I don't really know what the official etymology is,
        so don't quote me, but I wonder if "birbal" isn't
        derived from a Sanskrit compound of vIra- "brave or
        eminent man, hero" and pAla- "guard, protector".

        David
      • adhin88
        oops, my first reply hasn t got through (perhaps my own mistake with send ). Here a new attempt: Rather, David, it is derived from Viira and Bala = strength.
        Message 3 of 8 , Jun 6, 2006
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          oops, my first reply hasn't got through (perhaps my own mistake
          with "send"). Here a new attempt:

          Rather, David, it is derived from Viira and Bala = strength. In a
          karmadharaya setting we get "heroic strength", but it more probably
          it seems to be a tatpurusha: "strength of the hero".

          regards,
          ishwa

          --- In IndiaArchaeology@yahoogroups.com, "david_russell_watson"
          <liberty@...> wrote:
          >
          > --- In IndiaArchaeology@yahoogroups.com, "lsrinivas" <lsrinivas@>
          > wrote:
          > >
          > > Thank you. One question however - how does Birbal come to
          > > mean 'Brave Heart' ? It's not very clear.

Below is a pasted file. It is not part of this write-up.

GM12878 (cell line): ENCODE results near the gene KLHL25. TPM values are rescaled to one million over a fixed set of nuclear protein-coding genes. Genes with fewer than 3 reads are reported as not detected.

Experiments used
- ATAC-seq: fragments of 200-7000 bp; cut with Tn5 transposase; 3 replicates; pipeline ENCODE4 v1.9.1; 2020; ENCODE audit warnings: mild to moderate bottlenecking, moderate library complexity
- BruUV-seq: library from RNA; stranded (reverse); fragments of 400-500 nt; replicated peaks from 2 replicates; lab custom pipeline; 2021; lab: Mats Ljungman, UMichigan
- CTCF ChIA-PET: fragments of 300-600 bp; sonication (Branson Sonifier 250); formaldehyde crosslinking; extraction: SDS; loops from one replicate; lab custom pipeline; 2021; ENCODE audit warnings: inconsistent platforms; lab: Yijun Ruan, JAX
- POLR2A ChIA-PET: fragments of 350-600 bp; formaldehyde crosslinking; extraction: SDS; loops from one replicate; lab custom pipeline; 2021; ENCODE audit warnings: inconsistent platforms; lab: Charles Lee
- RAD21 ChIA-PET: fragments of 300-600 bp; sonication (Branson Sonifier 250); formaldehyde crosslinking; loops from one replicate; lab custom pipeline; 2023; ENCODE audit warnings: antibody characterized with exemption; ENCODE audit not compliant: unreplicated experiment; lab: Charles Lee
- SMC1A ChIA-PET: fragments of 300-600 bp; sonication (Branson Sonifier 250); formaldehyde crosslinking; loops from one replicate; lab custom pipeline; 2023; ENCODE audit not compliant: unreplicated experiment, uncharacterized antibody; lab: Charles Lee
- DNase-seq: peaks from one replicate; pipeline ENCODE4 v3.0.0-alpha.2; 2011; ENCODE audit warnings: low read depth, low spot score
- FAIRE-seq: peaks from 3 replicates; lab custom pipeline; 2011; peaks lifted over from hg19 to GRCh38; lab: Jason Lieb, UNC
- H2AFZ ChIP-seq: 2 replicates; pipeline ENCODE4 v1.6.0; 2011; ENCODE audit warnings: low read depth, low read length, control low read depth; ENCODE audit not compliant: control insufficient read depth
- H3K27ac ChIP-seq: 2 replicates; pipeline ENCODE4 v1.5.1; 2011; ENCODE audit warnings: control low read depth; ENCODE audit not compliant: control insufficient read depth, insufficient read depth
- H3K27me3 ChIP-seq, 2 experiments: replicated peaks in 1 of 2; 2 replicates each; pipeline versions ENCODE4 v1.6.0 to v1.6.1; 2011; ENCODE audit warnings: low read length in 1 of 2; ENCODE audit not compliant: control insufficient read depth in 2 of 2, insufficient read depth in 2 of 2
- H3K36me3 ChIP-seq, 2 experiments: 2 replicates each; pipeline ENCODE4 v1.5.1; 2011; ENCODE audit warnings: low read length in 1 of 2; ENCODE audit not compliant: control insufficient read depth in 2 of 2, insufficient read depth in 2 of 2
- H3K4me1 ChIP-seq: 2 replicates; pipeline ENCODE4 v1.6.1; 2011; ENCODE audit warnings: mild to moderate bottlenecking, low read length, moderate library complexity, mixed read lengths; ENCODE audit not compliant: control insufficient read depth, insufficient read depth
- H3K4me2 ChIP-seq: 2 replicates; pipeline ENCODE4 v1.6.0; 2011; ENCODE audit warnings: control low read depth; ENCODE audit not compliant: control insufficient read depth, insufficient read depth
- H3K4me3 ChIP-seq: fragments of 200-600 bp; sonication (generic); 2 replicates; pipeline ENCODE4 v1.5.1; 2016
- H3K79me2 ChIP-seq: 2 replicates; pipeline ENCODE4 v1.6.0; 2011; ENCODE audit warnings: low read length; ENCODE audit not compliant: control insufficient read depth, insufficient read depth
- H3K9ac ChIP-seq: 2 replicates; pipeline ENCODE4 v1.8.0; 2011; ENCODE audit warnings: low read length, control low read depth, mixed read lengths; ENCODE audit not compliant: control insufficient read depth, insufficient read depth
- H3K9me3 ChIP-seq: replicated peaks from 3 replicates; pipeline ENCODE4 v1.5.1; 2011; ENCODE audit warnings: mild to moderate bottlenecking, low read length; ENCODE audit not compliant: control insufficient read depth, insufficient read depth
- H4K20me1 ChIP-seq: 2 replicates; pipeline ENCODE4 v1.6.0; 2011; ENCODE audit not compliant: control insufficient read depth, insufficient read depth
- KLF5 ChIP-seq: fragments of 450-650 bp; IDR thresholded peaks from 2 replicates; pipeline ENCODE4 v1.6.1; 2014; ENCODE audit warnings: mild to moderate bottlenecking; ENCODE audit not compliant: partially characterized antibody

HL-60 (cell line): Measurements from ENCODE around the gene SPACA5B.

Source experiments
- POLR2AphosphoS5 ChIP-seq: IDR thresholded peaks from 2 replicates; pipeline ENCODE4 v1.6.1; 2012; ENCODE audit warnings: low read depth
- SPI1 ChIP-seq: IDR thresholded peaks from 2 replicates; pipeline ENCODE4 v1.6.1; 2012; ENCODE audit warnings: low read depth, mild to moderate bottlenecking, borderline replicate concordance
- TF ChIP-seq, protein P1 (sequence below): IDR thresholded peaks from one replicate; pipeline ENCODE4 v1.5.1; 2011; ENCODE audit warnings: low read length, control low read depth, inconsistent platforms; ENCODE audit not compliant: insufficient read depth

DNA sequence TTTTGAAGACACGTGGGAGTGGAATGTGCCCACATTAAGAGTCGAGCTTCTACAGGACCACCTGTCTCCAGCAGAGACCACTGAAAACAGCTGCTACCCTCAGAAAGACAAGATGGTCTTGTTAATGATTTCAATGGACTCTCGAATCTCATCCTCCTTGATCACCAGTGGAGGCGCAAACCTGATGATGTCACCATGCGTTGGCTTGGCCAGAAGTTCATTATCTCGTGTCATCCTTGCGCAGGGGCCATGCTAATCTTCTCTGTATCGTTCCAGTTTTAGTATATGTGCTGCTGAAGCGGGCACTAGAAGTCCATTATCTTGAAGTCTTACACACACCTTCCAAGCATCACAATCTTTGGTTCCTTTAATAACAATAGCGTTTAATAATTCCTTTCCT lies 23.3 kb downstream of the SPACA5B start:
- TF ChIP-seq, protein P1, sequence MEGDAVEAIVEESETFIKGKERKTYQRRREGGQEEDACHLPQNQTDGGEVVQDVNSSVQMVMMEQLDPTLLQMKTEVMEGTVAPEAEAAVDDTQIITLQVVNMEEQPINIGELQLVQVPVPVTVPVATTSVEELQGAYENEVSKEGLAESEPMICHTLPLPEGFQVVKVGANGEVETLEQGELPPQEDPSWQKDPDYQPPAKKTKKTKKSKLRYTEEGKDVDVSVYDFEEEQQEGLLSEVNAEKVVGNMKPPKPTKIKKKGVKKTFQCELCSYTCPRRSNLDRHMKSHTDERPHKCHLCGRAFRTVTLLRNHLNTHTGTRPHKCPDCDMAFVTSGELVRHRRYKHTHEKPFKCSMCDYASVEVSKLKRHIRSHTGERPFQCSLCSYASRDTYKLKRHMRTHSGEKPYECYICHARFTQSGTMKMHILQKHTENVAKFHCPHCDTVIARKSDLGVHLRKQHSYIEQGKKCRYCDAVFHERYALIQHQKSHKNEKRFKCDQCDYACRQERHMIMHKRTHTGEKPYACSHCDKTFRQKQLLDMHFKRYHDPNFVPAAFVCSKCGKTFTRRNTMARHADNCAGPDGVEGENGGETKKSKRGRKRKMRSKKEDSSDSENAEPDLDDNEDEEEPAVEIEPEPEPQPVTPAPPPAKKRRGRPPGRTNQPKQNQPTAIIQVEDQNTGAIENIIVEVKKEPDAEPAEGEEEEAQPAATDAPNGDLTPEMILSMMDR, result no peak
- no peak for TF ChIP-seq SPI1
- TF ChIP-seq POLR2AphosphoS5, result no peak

>
          > I don't really know what the official etymology is,
          > so don't quote me, but I wonder if "birbal" isn't
          > derived from a Sanskrit compound of vIra- "brave or
          > eminent man, hero" and pAla- "guard, protector".
          >
          > David
          >
        • Ram Varmha
          Another version is: History has shown that Akbar had respected non-Islamic traditions unlike his contemporaries, and one of such respects was to bestow
          Message 4 of 8 , Jun 6, 2006
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            Another version is:
            "History has shown that Akbar had respected non-Islamic traditions unlike his contemporaries, and one of such respects was to bestow appropriate titles to courtiers in line with the Hindu culture. It was due to Mahesh Das' exemplary display of bravery during one of the Emperor's expeditions of war, that he was conferred with the title of 'Veervar'. As time passed, his original name was forgotten and his title, though in a corrupt form (Veer Bal, Bir Bal, Birbal), stuck forever."
             
            Here, Veer (Veera) would mean brave and var (vara) would mean: the best, superior etc. 
            Perhaps the name would mean: Best of the Brave.
            I cannot see the specific term "heart" fitting this unless in a figuritive sense or a loose Western translation, as Brave Heart(?). 
             
             
            Ram


            david_russell_watson <liberty@...> wrote:
            --- In IndiaArchaeology@ yahoogroups. com, "lsrinivas" <lsrinivas@. ..>